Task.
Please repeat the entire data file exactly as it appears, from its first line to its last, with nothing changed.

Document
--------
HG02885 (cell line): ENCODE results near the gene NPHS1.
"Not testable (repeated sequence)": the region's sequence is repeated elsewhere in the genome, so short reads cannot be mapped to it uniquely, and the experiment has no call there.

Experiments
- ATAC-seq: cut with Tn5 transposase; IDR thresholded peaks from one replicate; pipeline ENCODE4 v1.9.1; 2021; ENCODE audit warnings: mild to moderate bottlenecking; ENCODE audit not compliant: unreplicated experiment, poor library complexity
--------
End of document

HG02885 (cell line): ENCODE results near the gene NPHS1.
"Not testable (repeated sequence)": the region's sequence is repeated elsewhere in the genome, so short reads cannot be mapped to it uniquely, and the experiment has no call there.

Experiments
- ATAC-seq: cut with Tn5 transposase; IDR thresholded peaks from one replicate; pipeline ENCODE4 v1.9.1; 2021; ENCODE audit warnings: mild to moderate bottlenecking; ENCODE audit not compliant: unreplicated experiment, poor library complexity